Q. W berein consists that Love we owe to ibe Ministers of God?

A. In being ready to assist them in all Difficulties, and in vindicating their Reputations from those Aspersions which bad Men are apt to load them with In covering their real Infirmities, and interpreting all their Actions in the best Sense ; never picking out the Faults of a few, and making them a Reproach to the whole Sacred Order.

Q. Why ought we to provide a Maintenance for the Clergy?

A. Because they are in a peculiar Manner Servants of the great God of Heaven and Earth, to whose Bounty we owe all that we enjoy; and therefore should dedicate a Part of what we receive to his immediate Service, as an Acknowledgment of his Sovereignty and Dominion over

all. And what makes this Duty farther reasonable is, that in order to be Instruments in God's Hands in procuring our eternal Welfare, they renounce all ordinary Means of advancing their Fortunes; they surrender up their Pretensions to the Court and Camp, to the Exchange and the Bar; and therefore it is highly fit that their laborious and difficult Employment, purely for God's Glory and our Salvation, should receive from us the Encouragement of a comfortable and honourable Subsistence.

Q. Why ought their Maintenance to be Honourable and plentiful ?

A. That Parents may be encouraged to devote their Children of good Parts to the Service of the Allar ; for it is not probable, they will sacrifice an expenceful Education to an Employment that is attended with small Emoluments. And if some Persons have Zeal enough to engage in the Ministry without a Respect to the Rewards of it, yet common Prudence ought to put us upon such Methods as are most likely to excite Men of the best Parts and Ability to undertake the sacred Function; that the best Cause may have the best Management, and the purest Religion the ablest Defendants. It is also necessary that their Maintenance should bear some Proportion to the Dignity of their Character, who are Embassadors for Chrift; and should raise them above the Contempt of those

who are too apt to be influenced by outward ApEcclef. ix. pearances. For though Wisdom is better than

Strength, nevertheless, as Solomon hath long since observed, the poor Man's Wisdom is despised, and bis Words are not heard. And farther, that by this Means they may be better enabled not only to provide for their Families, which is a Duty incumbent upon them as well as the reft of Mankind, but to be Examples to their Flock in Charity and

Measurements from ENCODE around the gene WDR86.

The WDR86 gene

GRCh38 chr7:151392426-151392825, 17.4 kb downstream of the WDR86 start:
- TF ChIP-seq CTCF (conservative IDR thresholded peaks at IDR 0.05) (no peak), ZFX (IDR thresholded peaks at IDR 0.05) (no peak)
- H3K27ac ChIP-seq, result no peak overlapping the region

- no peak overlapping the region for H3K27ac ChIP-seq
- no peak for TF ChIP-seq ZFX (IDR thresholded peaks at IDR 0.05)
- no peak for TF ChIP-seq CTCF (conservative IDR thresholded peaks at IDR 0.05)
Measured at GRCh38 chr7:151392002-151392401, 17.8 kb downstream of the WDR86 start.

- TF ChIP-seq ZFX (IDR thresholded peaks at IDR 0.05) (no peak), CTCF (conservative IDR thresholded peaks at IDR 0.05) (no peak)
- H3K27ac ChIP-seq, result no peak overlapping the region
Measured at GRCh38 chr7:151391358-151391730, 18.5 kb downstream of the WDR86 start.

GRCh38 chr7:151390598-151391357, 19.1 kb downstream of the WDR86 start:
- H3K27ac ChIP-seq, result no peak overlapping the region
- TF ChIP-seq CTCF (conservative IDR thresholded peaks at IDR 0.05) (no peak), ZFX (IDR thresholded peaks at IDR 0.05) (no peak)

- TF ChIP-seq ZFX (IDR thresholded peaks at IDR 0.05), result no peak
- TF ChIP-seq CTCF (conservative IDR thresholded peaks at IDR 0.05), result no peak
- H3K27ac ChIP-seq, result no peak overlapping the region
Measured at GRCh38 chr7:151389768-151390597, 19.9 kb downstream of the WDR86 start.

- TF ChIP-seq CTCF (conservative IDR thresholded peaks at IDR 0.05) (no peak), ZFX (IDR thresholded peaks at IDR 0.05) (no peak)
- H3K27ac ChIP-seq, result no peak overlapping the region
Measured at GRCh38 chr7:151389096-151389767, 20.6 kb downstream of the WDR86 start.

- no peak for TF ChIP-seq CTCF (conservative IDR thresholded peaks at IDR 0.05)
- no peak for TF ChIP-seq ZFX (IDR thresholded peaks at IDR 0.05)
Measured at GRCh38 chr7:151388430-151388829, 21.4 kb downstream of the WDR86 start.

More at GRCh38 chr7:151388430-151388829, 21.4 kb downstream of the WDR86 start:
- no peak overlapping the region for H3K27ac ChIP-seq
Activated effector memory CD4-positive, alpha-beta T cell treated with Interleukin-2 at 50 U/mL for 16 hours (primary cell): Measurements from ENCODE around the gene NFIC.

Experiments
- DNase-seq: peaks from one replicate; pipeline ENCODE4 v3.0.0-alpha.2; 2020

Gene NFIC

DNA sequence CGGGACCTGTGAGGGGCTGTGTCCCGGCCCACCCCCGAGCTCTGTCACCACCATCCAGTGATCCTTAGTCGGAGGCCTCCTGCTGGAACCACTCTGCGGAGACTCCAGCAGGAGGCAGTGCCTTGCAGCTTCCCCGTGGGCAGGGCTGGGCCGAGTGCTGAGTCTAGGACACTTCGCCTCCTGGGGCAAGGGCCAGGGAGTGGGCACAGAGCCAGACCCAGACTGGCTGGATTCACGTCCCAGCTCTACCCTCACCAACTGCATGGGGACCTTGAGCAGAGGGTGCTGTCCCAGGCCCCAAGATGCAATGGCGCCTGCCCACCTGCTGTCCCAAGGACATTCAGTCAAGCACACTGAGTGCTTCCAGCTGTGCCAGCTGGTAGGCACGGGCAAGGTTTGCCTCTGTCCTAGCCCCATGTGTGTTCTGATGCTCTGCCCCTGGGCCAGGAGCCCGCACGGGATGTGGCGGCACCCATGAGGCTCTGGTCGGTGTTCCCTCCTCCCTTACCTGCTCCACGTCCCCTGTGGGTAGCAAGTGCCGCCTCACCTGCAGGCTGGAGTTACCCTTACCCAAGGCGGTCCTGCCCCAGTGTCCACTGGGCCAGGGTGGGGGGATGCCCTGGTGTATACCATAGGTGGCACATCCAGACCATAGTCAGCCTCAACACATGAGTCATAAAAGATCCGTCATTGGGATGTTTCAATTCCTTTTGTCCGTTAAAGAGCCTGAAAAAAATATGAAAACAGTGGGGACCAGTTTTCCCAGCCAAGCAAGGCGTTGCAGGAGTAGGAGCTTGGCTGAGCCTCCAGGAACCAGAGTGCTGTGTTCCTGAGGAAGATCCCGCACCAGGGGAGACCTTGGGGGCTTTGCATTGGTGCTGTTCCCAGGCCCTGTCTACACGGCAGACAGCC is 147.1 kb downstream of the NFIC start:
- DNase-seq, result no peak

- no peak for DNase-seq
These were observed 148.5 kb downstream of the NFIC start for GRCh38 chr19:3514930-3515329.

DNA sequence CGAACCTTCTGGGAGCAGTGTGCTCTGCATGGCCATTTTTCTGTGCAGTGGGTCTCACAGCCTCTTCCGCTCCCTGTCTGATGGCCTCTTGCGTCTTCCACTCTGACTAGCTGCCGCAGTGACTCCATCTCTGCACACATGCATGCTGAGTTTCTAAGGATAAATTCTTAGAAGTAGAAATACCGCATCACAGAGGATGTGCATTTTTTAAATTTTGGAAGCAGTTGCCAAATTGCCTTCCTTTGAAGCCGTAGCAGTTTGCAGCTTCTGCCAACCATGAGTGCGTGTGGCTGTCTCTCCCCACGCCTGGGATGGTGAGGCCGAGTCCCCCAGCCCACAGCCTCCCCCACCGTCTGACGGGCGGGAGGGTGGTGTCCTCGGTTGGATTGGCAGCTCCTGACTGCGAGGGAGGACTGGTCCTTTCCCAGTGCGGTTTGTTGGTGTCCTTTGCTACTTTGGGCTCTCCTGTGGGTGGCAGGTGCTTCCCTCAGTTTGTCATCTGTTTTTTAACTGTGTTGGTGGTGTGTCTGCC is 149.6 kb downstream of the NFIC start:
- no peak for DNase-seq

16.

in doing Good, as well as in all other Manner of Virtue.

Q. What Maintenance do the Laws of the Land align to the Clergy?

A. First, The Manse, or House and Glebe, which was the original Endowment of the Church, without which it cannot be supplied; and without which it could not be consecrated; and upon which was founded the original Right of a Patronage. Secondly, the Oblations, which were the voluntary Offerings of the Faithful, very considerable in the Primitive Times; so that the Neceflities of the Church were liberally supplied from the great Bounty of the People; and when, upon the spreading of Christianity, a more fixed and settled Maintenance was required, yet somewhat of the ancient Custom was retained in voluntary Oblations. Thirdly, Tithes, which are the main legal Support of the Parochial Clergy. The Reason of their Payment is founded on the Law of God; and their Settlement among us hath been by ancient and unquestionable Laws of the Land; so that, in the Judgment of the greatest Lawyers, nothing is more clear and evident than the legal Right of Tilbes.

Q. What makes it highly reasonable that the Subjects of England should chearfully submit to the Payment of Tithes ?

A. Because Tilbes were granted by the Bounty and Munificence of the first Monarchs of this Realm to the Clergy, out of all the Lands in the Kingdom, and the perpetual Payment thereof laid as a Rent-charge for the Church on the same, before any Part thereof was demised to others. And if perhaps some of the great Men of the Realm had then Estates in absolute Property, as it is certain there were very few, if any, that had, they charged the same with Tithes by their own

Consent,